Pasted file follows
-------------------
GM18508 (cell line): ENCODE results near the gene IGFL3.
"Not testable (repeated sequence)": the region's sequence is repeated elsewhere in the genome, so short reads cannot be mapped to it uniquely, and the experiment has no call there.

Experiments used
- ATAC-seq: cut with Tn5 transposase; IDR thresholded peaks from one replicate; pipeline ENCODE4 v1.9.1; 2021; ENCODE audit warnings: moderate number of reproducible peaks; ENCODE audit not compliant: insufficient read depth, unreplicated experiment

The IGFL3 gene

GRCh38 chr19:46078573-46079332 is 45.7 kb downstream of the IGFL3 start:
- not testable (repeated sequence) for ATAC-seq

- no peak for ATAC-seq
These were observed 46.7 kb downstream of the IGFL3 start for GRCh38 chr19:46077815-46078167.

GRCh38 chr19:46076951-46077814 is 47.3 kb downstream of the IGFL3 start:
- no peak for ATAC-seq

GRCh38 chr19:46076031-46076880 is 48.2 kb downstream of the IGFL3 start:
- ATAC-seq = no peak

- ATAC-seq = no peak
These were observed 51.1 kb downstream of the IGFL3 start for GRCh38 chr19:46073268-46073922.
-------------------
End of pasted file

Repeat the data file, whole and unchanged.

GM18508 (cell line): ENCODE results near the gene IGFL3.
"Not testable (repeated sequence)": the region's sequence is repeated elsewhere in the genome, so short reads cannot be mapped to it uniquely, and the experiment has no call there.

Experiments used
- ATAC-seq: cut with Tn5 transposase; IDR thresholded peaks from one replicate; pipeline ENCODE4 v1.9.1; 2021; ENCODE audit warnings: moderate number of reproducible peaks; ENCODE audit not compliant: insufficient read depth, unreplicated experiment

The IGFL3 gene

GRCh38 chr19:46078573-46079332 is 45.7 kb downstream of the IGFL3 start:
- not testable (repeated sequence) for ATAC-seq

- no peak for ATAC-seq
These were observed 46.7 kb downstream of the IGFL3 start for GRCh38 chr19:46077815-46078167.

GRCh38 chr19:46076951-46077814 is 47.3 kb downstream of the IGFL3 start:
- no peak for ATAC-seq

GRCh38 chr19:46076031-46076880 is 48.2 kb downstream of the IGFL3 start:
- ATAC-seq = no peak

- ATAC-seq = no peak
These were observed 51.1 kb downstream of the IGFL3 start for GRCh38 chr19:46073268-46073922.